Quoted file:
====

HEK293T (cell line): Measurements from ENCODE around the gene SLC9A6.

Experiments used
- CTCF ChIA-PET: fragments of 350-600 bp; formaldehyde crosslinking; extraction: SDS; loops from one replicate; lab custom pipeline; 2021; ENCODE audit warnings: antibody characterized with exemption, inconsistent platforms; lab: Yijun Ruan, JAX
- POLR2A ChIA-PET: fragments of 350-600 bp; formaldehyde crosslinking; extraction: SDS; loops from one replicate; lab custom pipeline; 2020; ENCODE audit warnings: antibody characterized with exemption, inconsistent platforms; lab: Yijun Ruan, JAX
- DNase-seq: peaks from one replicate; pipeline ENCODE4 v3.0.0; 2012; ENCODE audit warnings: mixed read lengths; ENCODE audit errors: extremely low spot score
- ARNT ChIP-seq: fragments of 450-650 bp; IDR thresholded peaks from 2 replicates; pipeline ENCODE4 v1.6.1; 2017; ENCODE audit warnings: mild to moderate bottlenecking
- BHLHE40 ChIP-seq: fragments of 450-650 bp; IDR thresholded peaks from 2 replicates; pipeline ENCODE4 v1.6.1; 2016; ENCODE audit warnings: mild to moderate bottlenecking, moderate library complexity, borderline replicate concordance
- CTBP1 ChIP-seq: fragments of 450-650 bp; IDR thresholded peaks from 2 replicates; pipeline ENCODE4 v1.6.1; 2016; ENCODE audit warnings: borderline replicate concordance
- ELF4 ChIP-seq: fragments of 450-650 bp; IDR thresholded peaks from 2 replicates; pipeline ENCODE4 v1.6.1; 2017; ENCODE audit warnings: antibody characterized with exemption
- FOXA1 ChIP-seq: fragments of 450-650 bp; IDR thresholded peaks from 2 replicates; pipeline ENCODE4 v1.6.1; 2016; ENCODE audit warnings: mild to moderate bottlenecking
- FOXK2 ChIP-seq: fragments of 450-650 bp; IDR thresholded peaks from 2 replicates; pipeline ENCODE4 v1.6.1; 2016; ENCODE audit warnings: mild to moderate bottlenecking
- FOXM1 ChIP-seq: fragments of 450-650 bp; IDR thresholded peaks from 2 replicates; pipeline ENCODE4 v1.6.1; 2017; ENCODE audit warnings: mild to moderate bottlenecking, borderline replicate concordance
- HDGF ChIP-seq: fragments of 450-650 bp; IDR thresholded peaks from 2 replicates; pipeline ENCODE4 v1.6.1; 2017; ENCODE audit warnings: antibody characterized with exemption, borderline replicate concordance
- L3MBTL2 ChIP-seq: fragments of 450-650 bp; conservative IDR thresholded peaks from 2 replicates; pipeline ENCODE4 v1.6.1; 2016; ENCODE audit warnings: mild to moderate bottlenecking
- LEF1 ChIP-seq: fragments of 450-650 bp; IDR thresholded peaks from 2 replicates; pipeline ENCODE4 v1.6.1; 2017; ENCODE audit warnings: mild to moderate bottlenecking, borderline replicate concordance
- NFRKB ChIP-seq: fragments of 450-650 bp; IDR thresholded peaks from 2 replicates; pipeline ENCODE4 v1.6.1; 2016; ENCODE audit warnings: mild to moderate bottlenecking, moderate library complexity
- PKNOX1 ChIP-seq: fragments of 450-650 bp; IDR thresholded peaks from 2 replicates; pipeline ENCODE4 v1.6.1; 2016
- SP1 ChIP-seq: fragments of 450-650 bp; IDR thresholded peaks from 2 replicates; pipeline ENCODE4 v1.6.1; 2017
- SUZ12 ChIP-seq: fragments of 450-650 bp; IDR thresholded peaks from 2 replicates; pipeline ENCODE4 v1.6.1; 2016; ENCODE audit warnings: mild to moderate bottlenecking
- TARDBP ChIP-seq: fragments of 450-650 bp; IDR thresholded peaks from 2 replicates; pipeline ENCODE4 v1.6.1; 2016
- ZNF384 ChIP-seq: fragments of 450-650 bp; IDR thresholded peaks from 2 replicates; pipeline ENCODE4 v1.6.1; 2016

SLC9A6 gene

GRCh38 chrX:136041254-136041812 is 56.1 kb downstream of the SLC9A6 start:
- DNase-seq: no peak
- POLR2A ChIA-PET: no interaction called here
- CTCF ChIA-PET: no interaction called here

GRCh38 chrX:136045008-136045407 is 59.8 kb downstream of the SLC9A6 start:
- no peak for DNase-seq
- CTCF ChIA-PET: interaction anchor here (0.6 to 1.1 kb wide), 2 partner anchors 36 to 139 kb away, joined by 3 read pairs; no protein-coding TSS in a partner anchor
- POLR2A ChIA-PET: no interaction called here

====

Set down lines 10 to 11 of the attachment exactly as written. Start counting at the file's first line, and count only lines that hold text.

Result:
- FOXA1 ChIP-seq: fragments of 450-650 bp; IDR thresholded peaks from 2 replicates; pipeline ENCODE4 v1.6.1; 2016; ENCODE audit warnings: mild to moderate bottlenecking
- FOXK2 ChIP-seq: fragments of 450-650 bp; IDR thresholded peaks from 2 replicates; pipeline ENCODE4 v1.6.1; 2016; ENCODE audit warnings: mild to moderate bottlenecking